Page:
The U.S. Senate voted to advance a short-term spending bill on Tuesday to extend funding to the government through Dec. 11. The final passage of the bill is expected before the new budget year starts on Thursday.
The bill that Democrats had initially introduced prior to the agreement with the White House did not include the Commodity Credit Corporation (CCC) program providing aid to farmers, something the Trump administration wanted. The latest agreement would keep payments flowing through the CCC program while adding on accountability measures.
The short-term spending bill advanced while House Speaker Nancy Pelosi and Treasury Secretary Steven Mnuchin continued their discussions on a COVID-19 aid bill. Pelosi's office said that she and Mnuchin spoke on Tuesday for about 50 minutes and plan further talks on Wednesday.
"The two went over the provisions of the updated Heroes Act and agreed to speak again tomorrow," Pelosi spokesman Drew Hammill said on Twitter.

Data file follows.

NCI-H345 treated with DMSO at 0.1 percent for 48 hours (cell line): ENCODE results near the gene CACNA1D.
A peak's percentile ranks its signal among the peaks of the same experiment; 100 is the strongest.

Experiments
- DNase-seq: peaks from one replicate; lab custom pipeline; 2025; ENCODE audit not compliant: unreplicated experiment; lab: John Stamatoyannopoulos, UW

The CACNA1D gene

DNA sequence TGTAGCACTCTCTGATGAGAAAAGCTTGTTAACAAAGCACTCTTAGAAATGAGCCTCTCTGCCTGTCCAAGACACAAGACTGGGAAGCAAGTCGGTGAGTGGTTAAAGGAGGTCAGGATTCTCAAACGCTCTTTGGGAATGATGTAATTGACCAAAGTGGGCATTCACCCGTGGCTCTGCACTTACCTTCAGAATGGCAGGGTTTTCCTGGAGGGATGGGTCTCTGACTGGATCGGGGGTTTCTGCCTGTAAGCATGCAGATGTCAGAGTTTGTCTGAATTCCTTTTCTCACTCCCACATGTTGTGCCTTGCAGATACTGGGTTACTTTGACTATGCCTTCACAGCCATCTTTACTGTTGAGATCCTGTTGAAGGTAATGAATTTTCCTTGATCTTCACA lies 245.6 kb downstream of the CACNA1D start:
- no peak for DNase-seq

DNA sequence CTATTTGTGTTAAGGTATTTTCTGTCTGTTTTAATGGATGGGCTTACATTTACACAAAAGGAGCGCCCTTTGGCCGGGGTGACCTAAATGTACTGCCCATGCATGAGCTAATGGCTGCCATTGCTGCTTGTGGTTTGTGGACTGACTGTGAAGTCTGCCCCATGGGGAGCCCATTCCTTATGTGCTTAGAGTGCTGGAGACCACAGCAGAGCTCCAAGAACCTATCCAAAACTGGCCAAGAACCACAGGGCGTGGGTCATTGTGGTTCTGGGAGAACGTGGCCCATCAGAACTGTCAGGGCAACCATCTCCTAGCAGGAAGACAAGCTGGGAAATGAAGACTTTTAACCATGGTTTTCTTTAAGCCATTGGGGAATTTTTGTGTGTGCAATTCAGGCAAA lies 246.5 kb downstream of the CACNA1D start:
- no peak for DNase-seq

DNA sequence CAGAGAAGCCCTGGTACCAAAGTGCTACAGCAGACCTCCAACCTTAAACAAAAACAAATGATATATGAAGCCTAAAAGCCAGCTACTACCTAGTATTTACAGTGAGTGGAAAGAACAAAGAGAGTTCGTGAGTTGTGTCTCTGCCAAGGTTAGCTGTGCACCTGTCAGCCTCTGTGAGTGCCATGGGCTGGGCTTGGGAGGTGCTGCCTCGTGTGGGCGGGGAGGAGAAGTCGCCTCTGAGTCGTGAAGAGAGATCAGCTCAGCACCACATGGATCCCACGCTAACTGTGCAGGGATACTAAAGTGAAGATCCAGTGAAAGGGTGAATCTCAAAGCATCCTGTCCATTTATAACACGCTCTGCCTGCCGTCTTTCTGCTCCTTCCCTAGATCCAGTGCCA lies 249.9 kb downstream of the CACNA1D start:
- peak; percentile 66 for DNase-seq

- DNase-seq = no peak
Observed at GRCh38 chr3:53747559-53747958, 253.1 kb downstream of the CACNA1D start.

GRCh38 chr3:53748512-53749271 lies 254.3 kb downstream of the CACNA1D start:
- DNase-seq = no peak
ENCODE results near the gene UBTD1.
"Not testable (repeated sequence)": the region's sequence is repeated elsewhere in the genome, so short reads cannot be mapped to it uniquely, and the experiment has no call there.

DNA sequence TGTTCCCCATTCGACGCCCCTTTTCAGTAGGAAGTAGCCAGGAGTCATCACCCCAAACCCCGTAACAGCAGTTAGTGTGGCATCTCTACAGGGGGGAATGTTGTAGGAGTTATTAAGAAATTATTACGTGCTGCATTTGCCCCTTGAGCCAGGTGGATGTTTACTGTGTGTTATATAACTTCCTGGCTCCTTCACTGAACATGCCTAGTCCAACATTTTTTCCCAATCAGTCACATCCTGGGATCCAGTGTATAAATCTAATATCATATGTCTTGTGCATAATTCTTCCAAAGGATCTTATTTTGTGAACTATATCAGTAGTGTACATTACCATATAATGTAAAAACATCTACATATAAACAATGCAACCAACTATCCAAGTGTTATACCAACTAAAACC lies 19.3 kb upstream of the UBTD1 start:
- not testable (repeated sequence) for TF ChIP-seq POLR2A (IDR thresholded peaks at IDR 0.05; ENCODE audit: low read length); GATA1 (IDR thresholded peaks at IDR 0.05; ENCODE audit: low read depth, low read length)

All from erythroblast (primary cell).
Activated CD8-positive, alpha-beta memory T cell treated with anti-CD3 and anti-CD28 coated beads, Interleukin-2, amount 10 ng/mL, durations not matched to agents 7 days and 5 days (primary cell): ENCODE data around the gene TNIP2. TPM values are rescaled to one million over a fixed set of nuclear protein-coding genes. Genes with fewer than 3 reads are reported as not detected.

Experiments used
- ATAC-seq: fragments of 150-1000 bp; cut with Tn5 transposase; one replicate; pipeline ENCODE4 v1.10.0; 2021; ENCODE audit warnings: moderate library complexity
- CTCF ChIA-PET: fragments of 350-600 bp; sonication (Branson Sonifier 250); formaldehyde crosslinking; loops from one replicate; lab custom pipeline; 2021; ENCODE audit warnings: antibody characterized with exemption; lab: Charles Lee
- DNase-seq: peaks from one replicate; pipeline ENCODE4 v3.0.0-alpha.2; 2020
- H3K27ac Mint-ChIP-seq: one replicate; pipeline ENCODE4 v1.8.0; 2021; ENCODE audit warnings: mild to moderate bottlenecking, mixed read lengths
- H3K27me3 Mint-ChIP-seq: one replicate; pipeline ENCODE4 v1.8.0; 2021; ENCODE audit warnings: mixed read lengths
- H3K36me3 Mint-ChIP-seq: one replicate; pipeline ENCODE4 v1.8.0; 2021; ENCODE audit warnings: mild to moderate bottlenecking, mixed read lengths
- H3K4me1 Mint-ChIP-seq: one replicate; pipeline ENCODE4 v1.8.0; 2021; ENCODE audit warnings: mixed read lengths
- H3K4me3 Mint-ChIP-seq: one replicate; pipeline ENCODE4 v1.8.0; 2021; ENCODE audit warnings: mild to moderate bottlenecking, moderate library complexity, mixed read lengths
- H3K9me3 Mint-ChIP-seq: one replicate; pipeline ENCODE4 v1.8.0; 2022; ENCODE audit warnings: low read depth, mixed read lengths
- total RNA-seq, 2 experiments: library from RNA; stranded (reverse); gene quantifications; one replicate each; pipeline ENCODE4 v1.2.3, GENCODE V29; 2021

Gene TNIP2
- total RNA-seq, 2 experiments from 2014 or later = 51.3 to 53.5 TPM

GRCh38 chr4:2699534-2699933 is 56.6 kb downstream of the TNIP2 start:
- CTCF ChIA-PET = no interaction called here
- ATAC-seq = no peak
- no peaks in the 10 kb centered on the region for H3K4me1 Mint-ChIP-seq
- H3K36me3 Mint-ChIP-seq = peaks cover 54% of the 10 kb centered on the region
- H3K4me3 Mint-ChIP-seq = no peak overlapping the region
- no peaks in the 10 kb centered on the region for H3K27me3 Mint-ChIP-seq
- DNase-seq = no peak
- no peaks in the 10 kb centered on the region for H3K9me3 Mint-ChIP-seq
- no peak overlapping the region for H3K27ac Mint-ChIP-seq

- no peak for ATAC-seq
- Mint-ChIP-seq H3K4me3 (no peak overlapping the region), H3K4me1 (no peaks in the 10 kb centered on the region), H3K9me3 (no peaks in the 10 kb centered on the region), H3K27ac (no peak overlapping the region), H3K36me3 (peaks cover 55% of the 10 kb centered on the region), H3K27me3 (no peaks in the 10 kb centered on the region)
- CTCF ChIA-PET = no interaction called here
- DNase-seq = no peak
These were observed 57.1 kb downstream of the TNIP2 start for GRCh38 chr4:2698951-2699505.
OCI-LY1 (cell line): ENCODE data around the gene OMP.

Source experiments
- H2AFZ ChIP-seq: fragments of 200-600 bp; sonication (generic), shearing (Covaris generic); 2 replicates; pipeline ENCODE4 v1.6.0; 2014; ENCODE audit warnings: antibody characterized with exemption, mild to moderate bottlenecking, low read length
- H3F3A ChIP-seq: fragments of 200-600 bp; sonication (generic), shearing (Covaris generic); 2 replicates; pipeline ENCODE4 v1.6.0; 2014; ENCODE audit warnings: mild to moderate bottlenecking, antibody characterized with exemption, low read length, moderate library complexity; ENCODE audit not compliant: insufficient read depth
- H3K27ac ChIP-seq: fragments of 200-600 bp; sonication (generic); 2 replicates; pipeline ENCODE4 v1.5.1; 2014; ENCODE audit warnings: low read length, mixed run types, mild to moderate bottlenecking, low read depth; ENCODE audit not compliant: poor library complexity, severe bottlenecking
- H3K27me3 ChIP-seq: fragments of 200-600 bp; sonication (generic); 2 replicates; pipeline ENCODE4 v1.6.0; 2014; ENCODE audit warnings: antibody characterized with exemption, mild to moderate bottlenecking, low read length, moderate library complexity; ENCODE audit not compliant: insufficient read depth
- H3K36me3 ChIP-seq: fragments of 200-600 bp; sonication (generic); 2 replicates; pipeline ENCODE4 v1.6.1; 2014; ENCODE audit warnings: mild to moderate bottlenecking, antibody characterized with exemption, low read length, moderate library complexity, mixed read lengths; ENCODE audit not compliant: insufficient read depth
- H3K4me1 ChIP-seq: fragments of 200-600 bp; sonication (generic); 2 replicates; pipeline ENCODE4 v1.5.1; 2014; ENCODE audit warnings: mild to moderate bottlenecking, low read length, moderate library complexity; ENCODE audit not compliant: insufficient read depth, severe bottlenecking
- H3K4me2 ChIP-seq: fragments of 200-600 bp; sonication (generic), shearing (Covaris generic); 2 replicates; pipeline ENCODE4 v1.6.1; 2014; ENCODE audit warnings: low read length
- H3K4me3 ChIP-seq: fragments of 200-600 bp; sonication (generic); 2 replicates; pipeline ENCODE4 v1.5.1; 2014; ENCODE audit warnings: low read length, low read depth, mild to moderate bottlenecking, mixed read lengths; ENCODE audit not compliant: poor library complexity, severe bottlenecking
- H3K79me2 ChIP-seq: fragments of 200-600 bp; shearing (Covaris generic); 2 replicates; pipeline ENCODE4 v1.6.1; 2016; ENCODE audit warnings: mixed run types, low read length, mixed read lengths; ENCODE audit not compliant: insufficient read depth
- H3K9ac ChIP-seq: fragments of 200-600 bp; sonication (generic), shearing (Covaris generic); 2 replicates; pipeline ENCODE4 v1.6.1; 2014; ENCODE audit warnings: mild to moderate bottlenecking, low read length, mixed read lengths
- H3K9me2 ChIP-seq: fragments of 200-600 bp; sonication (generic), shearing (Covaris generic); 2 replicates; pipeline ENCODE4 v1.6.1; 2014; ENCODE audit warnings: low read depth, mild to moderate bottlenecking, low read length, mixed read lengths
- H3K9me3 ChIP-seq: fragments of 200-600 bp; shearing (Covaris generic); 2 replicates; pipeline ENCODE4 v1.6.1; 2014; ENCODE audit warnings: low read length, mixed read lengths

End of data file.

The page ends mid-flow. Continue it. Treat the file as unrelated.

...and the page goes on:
Pelosi said in a televised interview earlier on Monday that Mnuchin “has to come back with much more money to get the job done. So I’m hopeful. I’m optimistic.”
She told reporters, "I'm hopeful," on Tuesday when asked whether agreement on additional COVID-19 funding could be reached this week.
The latest bill, scaled back by more than $1 trillion, includes $1,200 direct payments to individuals and $500 per dependent—down from the $1,200 for dependents in the first version of the bill.
It would scale back an aid package to state and local governments to $436 billion and send $225 billion to colleges and universities.
Pelosi has not moved on one of Senate Majority Leader Mitch McConnell's (R-Ky.) key demands—liability protection for business owners, schools, and universities that reopen amid the pandemic.
“Senate and House Republicans agree these protections will be absolutely essential to future discussions surrounding recovery legislation,” they added.